# Difference between revisions of "Rendezvous"

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A rendezvous usually takes place in orbit, e.g. when spacecrafts are travelling to a space station. If two spacecraft are close enough to each other (< 300m) and travel in similar orbits they are said to rendezvous. In such a situation, both spacecraft can stay close to the space station with minimal corrections (linear [[RCS]]). | A rendezvous usually takes place in orbit, e.g. when spacecrafts are travelling to a space station. If two spacecraft are close enough to each other (< 300m) and travel in similar orbits they are said to rendezvous. In such a situation, both spacecraft can stay close to the space station with minimal corrections (linear [[RCS]]). | ||

− | There are two | + | There are two ways to bring about rendezvous: |

* direct insertion into the space station's orbit, or | * direct insertion into the space station's orbit, or | ||

* insertion into a catch-up orbit. | * insertion into a catch-up orbit. |

## Revision as of 15:00, 9 August 2006

In spaceflight, **rendezvous** refers to the event in which two spacecraft meet. This does not neccessarily occur in space: a rendezvous can also happen on the surface of a celestial body.

## In orbit

A rendezvous usually takes place in orbit, e.g. when spacecrafts are travelling to a space station. If two spacecraft are close enough to each other (< 300m) and travel in similar orbits they are said to rendezvous. In such a situation, both spacecraft can stay close to the space station with minimal corrections (linear RCS).

There are two ways to bring about rendezvous:

- direct insertion into the space station's orbit, or
- insertion into a catch-up orbit.

A direct insertion needs more propellant and allows only few windows for insertion. If launching from the surface, the spacecraft not only has to align its orbital plane with that of the other spacecraft, but also to do its final insertion burn close to the space station. Because of the very rare launch windows and high propellant demands the alternative way — inserting the spacecraft into a catch-up orbit — is preferred.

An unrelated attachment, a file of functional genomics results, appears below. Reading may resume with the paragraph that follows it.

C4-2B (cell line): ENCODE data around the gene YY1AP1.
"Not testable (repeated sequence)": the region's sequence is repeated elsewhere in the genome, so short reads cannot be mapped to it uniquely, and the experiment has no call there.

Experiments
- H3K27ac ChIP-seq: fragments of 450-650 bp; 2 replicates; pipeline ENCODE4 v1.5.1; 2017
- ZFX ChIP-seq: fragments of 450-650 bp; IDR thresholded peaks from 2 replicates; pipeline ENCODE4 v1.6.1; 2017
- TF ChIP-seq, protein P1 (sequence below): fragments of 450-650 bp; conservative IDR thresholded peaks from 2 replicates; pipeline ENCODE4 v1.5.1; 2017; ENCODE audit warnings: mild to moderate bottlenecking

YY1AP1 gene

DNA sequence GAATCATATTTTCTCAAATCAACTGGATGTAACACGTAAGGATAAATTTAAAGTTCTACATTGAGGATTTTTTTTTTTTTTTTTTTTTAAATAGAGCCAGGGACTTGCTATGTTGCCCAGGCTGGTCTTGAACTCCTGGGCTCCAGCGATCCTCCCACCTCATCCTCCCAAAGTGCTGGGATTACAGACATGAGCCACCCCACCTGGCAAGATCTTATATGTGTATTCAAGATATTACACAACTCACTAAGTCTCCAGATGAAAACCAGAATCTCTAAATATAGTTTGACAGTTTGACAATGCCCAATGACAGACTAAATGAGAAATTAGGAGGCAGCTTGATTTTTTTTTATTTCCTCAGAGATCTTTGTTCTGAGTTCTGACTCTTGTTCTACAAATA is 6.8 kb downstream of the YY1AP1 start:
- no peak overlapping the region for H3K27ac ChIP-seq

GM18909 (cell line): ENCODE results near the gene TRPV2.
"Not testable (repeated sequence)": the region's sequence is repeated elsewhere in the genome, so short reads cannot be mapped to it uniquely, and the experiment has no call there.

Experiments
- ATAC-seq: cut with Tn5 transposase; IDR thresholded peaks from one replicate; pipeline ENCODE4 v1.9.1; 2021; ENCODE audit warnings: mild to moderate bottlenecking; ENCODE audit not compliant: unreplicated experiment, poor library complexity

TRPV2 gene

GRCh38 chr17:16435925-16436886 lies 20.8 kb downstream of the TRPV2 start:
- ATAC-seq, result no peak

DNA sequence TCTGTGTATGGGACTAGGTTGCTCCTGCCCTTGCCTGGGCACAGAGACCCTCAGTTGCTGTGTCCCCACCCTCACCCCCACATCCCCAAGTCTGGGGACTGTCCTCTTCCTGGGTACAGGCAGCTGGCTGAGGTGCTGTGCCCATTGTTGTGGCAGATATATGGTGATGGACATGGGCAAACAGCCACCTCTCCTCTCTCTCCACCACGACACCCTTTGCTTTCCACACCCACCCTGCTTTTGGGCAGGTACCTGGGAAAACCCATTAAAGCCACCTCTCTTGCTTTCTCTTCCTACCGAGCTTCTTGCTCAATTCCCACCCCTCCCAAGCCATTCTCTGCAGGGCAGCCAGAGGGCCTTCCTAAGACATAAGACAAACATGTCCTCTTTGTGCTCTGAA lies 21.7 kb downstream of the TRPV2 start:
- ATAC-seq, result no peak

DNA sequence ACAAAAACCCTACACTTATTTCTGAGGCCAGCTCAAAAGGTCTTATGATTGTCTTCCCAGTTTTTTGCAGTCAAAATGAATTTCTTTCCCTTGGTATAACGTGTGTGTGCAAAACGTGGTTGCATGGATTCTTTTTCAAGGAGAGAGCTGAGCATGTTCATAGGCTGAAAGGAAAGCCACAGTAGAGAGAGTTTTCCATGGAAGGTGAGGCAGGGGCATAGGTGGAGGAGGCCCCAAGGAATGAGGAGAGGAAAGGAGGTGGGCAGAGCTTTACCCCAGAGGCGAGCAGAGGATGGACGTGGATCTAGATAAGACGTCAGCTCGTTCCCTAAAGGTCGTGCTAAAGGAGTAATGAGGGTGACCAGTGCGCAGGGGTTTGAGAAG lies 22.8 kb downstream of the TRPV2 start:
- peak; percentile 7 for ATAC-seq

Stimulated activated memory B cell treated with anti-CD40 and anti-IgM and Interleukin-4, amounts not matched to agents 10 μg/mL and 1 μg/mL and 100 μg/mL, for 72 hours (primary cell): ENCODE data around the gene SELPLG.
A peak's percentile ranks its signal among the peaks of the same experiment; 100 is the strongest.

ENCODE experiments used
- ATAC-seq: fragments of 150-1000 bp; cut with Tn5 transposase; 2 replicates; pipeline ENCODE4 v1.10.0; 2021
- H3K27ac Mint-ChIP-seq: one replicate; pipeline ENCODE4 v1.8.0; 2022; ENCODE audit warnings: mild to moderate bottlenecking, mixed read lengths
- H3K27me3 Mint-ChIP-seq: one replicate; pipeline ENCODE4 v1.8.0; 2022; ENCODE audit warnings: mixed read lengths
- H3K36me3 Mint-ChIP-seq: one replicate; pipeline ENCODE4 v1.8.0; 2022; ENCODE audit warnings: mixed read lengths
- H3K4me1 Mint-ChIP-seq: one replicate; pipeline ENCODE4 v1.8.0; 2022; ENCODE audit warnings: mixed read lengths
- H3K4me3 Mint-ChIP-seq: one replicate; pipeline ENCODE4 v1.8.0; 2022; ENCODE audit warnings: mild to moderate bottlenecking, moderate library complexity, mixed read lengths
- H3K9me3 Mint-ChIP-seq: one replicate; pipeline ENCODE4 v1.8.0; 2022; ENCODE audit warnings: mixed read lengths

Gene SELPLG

### Catch-up orbit

The best launch window for a catch-up orbit is one that places the ship into the same orbital plane as the target but with a significantly lower orbit. The important measure is the difference between the large semiaxes, since the large semiaxis defines the time needed for one revolution around Earth.

The point at which the spacecraft should leave the (almost circular) catch-up orbit can be calculated using this formula:

where

- - the distance angle between the chasing spacecraft and the target spacecraft.
- - the number of apogee passes on the transfer ellipse.
- - the large semiaxis of the transfer ellipse.
- - the radius of the target orbit (assumed circular).

When this angle is reached, the chasing spacecraft performs a prograde burn to enter the planned transfer ellipse. This is called the *intercept burn*.

### Rendezvous burn

When reaching the final apogee pass of the transfer ellipse, all possible errors will usually bring the spacecraft away from its desired course (including errors because the initial orbits have not been perfectly circular). Because of that influences, the next orbit is usually not the final target orbit, but again a less eccentric chasing orbit. The parameters of this orbit can be calculated using the following formula:

- The spacecraft arrives at the target point before the target:

- The target arrives at the target point before the chasing spacecraft:

### Rendezvous

When the target is reached, the orbital parameters of both craft should be equal. At close distances, its enough to just neutralize any velocity difference.

## On the surface

Rendezvous on the surface of a planet is not nearly as difficult as in orbit since the speeds involved are much smaller. The presence of an atmosphere also simplifies maneuvers for aerodynamic vessels. The simplest way to perform a surface rendezvous is to fly directly towards the other spacecraft.

When the other spacecraft is far away (such as on the other side of the planet), a more fuel-efficient way to get there may be via a ballistic trajectory. This can be thought of as "throwing" the spacecraft towards the target, and letting it fall close to it. On planets with no atmosphere the Map MFD can be used to estimate and adjust the ballistic trajectory and the landing point.